Critics Grow Around Artist Chosen to Replace Columbus Monument in Mexico City


The decision to replace a statue of Christopher Columbus dominating Mexico City’s main thoroughfare with a sculpture of an indigenous woman was aimed to empower the country’s indigenous community. But just a week after the project was announced, hundreds of artists, writers and curators in Mexico, many of them indigenous women, signed an open letter in protest, opposing the selection of the contemporary Mexican artist Pedro Reyes for the new commission.

“We applaud that this highly visible space is occupied by a monument for women, and Indigenous women in particular,” reads the missive, written by a collective of women and allies who work in the arts.

“However, we find it unacceptable that Pedro Reyes, a male artist who does not identify as indigenous, was chosen to represent ‘indigenous woman’: a generalization that denies the particularities and diversity of women who identify as members of the indigenous community. of nations and peoples, and places their image in the hands of a white half-breed man.

The letter currently has nearly 300 signatories, including artists Circe Irasema, Mónica Mayer, Amalia Pica and Héctor Zamora.

Erected in 1877 in a dedicated roundabout along Paseo de la Reforma, a major avenue running through Mexico City, the Columbus bronze was removed last October ahead of planned protests by indigenous groups the Día de la Raza, the the day Christopher Columbus arrived in the Americas in 1492. Officials at the time said the sculpture needed restoration, but last weekend the city’s mayor, Claudia Sheinbaum, announced plans to replace the work by a bust of an Olmec woman by Reyes. In an interview with Hyperallergic last week, Reyes said he was inspired by the Nahuatl word tlallimeaning the Earth, and its representations, which often take a female form.

But this proposal “claims to represent a generic image of ‘indigenous women’ in accordance with official discourses and folklore,” said Irmgard Emmelhainz, writer and translator and one of the authors of the letter. In addition, the commission was appointed “by dedazo– “pointing the finger” – she added, “a problematic undemocratic practice in Mexico in which an official artist is chosen, privileged with projects and honors without fair appeal for competing projects by other artists.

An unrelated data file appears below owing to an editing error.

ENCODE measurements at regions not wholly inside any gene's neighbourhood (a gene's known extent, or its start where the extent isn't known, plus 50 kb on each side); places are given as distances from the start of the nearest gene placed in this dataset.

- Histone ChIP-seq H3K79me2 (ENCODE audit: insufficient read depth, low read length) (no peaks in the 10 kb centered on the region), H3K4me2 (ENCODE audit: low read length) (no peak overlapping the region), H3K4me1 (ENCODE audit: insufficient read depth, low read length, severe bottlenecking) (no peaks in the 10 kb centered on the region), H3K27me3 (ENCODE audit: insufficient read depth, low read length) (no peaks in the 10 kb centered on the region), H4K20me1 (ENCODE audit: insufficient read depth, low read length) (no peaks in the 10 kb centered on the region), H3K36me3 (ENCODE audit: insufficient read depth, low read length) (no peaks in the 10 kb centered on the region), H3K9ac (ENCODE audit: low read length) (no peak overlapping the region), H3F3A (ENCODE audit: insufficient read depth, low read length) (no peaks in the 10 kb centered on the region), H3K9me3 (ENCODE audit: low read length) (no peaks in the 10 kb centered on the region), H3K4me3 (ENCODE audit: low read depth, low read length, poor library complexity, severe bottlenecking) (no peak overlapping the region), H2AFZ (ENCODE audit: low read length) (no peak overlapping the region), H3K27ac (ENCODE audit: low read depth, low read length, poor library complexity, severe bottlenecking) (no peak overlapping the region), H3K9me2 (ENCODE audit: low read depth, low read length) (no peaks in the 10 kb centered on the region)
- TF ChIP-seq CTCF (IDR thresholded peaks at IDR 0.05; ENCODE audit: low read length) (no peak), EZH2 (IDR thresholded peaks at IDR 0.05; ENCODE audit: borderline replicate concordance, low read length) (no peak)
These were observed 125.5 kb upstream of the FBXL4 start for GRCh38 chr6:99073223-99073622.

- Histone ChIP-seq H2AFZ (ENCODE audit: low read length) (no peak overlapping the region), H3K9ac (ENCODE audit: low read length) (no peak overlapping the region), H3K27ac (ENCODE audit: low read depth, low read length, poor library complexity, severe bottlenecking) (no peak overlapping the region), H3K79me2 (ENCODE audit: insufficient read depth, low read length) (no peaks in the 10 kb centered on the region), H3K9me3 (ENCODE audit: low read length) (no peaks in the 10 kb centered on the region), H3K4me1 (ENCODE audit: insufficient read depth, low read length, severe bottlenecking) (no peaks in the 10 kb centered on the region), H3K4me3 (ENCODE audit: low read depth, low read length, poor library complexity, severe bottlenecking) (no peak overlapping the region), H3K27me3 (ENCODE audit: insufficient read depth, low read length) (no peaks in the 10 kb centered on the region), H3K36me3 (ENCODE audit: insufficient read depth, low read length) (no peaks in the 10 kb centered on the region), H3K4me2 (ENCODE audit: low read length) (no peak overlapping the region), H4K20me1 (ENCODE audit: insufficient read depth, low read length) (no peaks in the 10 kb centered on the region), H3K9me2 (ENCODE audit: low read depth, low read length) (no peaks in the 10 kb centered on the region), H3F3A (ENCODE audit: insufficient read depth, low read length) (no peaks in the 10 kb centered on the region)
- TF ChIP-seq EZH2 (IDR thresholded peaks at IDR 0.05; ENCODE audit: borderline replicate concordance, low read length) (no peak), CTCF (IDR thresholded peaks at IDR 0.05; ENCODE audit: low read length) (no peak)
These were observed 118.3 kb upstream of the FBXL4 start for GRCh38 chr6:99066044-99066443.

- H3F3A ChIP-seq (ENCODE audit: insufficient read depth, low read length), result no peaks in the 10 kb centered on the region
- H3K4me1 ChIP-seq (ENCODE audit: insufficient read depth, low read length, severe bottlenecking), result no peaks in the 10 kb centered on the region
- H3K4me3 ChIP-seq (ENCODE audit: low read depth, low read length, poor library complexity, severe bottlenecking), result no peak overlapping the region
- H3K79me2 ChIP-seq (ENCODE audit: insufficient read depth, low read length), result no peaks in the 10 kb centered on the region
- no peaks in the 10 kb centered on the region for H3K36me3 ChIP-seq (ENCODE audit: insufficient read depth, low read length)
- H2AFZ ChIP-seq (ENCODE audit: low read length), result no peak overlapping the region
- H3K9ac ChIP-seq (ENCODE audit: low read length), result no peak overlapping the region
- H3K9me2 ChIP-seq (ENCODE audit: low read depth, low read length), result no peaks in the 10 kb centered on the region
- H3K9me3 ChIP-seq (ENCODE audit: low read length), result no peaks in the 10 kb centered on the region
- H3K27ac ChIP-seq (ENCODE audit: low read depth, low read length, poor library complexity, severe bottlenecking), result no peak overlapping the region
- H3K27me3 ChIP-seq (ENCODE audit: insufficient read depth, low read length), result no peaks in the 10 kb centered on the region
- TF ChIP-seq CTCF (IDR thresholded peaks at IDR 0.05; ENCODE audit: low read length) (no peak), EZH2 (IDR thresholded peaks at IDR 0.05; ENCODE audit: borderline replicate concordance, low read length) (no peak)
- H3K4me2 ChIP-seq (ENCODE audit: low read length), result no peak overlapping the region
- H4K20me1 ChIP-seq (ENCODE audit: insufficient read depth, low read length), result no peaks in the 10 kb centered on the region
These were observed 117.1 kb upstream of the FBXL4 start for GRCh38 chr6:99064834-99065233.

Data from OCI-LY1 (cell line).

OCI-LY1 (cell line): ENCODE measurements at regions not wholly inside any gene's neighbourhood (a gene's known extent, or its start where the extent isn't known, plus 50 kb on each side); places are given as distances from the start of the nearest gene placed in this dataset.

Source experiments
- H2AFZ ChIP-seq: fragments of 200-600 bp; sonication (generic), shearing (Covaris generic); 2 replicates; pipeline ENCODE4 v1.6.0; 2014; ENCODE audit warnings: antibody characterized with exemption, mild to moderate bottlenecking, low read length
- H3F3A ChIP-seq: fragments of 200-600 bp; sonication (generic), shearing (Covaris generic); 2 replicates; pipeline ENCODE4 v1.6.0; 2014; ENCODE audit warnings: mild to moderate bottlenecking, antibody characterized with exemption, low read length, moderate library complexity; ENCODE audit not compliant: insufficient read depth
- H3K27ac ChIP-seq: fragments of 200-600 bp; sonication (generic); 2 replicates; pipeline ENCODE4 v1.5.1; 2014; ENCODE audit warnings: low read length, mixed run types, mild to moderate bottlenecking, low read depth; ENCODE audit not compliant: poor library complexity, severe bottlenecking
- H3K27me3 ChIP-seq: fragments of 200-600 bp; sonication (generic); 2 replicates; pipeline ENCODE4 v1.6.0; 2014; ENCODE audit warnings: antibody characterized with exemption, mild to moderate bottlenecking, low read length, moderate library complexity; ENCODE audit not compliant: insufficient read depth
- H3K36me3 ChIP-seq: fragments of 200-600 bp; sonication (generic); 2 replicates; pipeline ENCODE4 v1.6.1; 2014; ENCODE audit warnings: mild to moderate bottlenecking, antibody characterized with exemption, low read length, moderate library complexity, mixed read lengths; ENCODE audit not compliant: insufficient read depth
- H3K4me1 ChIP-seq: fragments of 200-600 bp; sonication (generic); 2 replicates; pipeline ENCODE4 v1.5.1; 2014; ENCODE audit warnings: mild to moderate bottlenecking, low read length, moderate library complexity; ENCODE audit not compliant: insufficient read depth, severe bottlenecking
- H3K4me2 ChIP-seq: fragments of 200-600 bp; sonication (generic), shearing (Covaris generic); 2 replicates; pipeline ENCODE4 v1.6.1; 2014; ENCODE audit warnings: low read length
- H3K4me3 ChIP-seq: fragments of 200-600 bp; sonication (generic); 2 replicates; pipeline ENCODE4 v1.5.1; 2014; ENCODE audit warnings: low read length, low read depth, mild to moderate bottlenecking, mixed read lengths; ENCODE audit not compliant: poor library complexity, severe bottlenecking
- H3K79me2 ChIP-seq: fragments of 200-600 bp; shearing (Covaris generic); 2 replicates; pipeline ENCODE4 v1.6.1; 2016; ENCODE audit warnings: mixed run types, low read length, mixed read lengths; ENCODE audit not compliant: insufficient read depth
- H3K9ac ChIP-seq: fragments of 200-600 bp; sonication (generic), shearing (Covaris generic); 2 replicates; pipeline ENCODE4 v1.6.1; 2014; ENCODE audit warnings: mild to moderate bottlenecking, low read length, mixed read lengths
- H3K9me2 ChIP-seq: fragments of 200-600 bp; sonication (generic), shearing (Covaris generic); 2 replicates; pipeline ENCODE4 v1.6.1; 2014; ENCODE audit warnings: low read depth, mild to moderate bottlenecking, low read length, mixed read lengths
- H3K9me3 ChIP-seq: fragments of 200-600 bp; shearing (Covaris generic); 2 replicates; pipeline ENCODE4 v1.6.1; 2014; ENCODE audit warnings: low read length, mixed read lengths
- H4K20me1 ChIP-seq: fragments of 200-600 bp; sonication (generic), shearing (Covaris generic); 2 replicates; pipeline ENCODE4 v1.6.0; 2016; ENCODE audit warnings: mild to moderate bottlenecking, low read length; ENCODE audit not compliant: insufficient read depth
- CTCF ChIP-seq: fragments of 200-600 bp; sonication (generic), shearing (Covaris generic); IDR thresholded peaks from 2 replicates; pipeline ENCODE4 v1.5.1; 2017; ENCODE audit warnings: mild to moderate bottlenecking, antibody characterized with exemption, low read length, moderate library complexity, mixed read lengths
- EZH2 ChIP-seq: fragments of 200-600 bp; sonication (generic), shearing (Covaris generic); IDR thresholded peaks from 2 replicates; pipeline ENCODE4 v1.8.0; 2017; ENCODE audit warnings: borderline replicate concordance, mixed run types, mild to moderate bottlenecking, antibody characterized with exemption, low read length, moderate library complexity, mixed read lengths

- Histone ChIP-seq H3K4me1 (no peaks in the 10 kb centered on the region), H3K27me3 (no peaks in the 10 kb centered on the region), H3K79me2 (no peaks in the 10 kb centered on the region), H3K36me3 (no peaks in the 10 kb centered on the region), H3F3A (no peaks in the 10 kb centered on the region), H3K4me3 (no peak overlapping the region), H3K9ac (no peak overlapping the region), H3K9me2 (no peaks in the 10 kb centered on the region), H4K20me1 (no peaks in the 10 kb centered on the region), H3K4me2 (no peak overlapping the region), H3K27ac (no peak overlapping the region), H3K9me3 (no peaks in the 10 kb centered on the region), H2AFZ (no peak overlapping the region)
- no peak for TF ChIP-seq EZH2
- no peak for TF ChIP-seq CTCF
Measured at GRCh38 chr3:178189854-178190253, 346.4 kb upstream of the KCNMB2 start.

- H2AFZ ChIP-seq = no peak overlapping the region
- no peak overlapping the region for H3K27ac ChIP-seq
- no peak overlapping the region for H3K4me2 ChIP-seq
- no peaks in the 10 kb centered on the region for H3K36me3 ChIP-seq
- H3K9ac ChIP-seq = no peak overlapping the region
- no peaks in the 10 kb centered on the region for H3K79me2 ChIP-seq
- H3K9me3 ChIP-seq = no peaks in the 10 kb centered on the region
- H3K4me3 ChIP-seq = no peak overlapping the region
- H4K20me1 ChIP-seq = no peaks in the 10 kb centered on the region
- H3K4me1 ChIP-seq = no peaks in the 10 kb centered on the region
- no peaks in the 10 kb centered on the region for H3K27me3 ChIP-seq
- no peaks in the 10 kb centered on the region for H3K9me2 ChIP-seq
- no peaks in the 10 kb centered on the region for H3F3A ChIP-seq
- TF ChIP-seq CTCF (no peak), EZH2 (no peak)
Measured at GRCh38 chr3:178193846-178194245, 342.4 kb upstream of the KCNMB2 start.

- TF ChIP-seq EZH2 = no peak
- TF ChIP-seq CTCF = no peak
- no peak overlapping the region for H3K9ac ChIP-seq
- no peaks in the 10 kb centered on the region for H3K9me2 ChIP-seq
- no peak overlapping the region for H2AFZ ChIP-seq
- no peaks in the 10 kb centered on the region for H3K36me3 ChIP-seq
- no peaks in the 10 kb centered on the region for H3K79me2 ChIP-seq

“The image was designed by a white male artist without consulting representatives of Mexico’s indigenous communities,” Emmelhainz told Hyperallergic.

Some indigenous Mexicans – who make up about 15% of the country’s population – have expressed their desire that funding for the sculpture be allocated to improving the lives of indigenous women. Others took issue with the sculpture itself; Mexican photographer Yolanda Andrade suggested replacing Reyes’ design with a reproduction of a work by an Aboriginal sculptor.

Reyes, who is represented by the international gallery Lisson, is known for his conceptual works with a sociopolitical subtext. In 2013, for example, he turned thousands of confiscated firearms provided by the Mexican government into musical instruments for an installation called “Disarm.” The artist has had numerous personal exhibitions in the United States and abroad, at the Hammer Museum in Los Angeles; the Guggenheim in New York; and the Walker Art Center in Minneapolis, among other institutions. (Reyes has yet to respond to Hyperallergic’s immediate request request for comment.)

Among the sculpture’s critics is New York-based Mexican artist, performer and educator Pablo Helguera, who publicly posted a personal letter he sent to Reyes asking him to reject the commission.

“It is important to recognize the kind of privilege enjoyed by white and male Mexican artists, and in particular the systemic racism and sexism that has prevented many Indigenous artists, as well as artists who identify as women, from have the same opportunities,” Helguera said. wrote. “It’s a taboo subject in Mexico that should have been discussed a long time ago.”

“A monument on Reforma Avenue is above all a symbol for the people,” he continued. “But the symbolism of the project – a public art project, not a gallery exhibition – extends not only to the finished product but also to the selection of the artist. It is a mistake for a white man to have again the power to determine the image that should represent the history of indigenous peoples and, by extension, of all Mexicans.


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